About mid-way between the island and home, the winds changed from strong to somewhat unmanageable. And cold. In all my time in Ghana, thus far, I cannot recall ever having experienced such a sensation. But this wind, blowing down from the mountains of Togoland to the east and with the bullets of rain it lashed at us, was truly cold. We continued.
When the boat finally slid expectantly onto the opposite shore, I realized that I had perhaps put us in a rather precarious situation. All four of us were completely soaked through by the time we made landfall. The wind became relentless--the only comparison I can think were the gusts that once made a rag-doll of my traveling companion (Kayla Angstadt) and I in the Chilean Patagonia. Still, we wandered the shores, marveling at what I can honestly say were endless groves of groundnuts, maize, potatoes and beans, all of which seemed to leap into the sky from the wealth of the fluvial deposits that composed the island.
|On an unnamed island in Lake Volta.|
Still, all this considered, there was the return journey.
As we boarded our vessel and began our surge into the surf, against the currents, it became quickly apparent that this was going to be more a matter of luck than either strength or skill. My glasses, which I could not keep on my face in the strong winds, were tucked into my shirt while my fellow companions and I began paddling madly against the storm. Navigating the labyrinth of trees that stood like dark sentinels blocking our path, we eventually found home, albeit significantly further up the coast than we had hoped. I leapt into the shallows and heaved the boat ashore along with my fellow adventurers: the aptly name Freeheart, the intrepid Daina, and the surprisingly presidential Kennedy. I looked at them, three people who, just a few days ago, were strangers, but were now my friends.
|The chaotic boat ride back.|
“Mario! Are you feeling ok?” Demanded Freeheart who, in keeping custom with incomparable Ghanaian hospitality, was perpetually concerned with my personal comfort.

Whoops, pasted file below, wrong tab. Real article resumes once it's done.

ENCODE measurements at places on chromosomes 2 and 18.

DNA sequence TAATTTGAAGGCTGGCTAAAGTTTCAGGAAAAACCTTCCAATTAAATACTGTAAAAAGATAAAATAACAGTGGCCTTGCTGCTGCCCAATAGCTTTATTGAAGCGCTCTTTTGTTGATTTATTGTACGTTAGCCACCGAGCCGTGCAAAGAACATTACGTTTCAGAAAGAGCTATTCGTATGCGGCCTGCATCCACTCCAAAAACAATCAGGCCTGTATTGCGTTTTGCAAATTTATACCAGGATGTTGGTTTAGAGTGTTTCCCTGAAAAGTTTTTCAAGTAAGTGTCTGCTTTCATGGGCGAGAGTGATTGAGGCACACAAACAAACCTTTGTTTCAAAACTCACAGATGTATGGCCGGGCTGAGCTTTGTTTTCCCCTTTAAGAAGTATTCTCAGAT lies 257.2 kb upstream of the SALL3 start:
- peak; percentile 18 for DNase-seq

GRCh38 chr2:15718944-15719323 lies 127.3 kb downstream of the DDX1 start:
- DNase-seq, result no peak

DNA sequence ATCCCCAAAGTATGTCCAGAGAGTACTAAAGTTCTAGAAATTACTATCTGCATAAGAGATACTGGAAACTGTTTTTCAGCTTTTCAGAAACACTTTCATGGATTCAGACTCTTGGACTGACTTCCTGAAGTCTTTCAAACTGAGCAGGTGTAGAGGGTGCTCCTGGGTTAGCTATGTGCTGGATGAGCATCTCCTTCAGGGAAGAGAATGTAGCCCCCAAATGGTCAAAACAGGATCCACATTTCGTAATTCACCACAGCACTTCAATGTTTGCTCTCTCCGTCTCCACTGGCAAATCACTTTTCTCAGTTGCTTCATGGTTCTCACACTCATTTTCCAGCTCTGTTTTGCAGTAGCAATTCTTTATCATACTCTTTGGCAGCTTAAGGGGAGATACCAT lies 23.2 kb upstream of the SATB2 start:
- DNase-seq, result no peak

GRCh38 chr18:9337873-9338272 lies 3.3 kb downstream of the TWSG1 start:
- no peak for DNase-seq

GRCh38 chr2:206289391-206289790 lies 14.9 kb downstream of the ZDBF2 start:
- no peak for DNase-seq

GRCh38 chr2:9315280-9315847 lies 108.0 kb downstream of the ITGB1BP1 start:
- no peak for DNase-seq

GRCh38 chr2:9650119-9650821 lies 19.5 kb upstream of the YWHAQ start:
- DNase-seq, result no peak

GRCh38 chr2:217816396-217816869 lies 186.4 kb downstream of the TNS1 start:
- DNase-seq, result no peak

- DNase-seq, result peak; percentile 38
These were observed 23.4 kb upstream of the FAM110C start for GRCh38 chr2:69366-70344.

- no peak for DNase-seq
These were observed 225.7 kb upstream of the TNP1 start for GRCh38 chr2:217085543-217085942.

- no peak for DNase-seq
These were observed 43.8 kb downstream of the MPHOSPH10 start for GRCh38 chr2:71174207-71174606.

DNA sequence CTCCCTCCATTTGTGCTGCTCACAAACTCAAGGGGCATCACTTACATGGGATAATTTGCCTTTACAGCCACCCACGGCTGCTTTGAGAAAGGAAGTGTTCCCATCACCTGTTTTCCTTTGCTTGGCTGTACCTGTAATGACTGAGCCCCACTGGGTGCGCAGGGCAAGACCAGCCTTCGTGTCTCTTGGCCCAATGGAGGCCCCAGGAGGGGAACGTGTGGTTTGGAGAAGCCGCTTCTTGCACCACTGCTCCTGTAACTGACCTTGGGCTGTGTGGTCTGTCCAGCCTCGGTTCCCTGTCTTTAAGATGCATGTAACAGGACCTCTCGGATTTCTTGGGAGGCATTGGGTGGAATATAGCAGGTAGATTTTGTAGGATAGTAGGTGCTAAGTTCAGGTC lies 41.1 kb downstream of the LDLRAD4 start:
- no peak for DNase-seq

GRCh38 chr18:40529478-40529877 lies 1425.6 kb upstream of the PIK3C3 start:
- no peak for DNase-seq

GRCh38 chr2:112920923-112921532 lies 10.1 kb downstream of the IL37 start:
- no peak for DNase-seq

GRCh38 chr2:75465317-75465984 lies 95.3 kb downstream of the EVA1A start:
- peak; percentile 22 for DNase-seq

“Yes, Freeheart. I am fantastic! How are you?” I responded.
“God is great!” He replied.
Now, I don’t personally believe in much of a god, at least not what anyone anywhere would readily identify as “god”. But I do have very strong beliefs. I believe in people. I believe in the inextinguishable endurance of the human spirit. I believe that beyond the superficial words and books we use to describe and understand a maddening and chaotic world, there is a central truth at which we all arrive, sooner or later, in both our darkest and brightest of times. This was perhaps both: a moment, like a few others that I can recall, where I honestly felt I had pushed my luck too far and yet, a moment in which I found something completely unexpected. In the face of something profound, something far greater than any of us could control, I had found myself in the same boat (literally) with three other people who owed me nothing, and yet, were bound to me by a common purpose. It was a moment, and perhaps it was only that, but it happened, and of that much I am certain.
I don’t mean to overstate my own importance or worse, superimpose a sense of significance that actually never existed. Still, I feel like such moments, when shared, are known. There is no lying in it, no deceit. Just a smile and a handshake that expresses more than words ever could.
It was the next day that I was informed by Mauko, the chief and community elder of Mamfikope, that he wished to offer me some land overlooking Lake Volta and an honorary Chieftaincy title if I should choose to stay and live with them. As I type this, I realize how fucking insane this must sound. It certainly feels like some absurd white-boy fantasy. How completely self-righteous and ridiculous of me. But it just sort of happened. I guess that is what I am trying to say--by pushing yourself beyond the comforts and complacency that define our society (the ends to which many societies strive), doors you never knew existed can be opened. Do I have any right, any claim to such an offer? Absolutely not, I can think of few people less worthy of such generosity. But still, that moment happened, and for that, I am infinitely grateful, and infinitely humbled.
I slept like a rock the night following our adventure on the lake to the pat-pat-patter of rain on thatch-grass roofing. There may be no sweeter sound in all of life.
I have yet to respond to Mauko about his offer.
From the AP,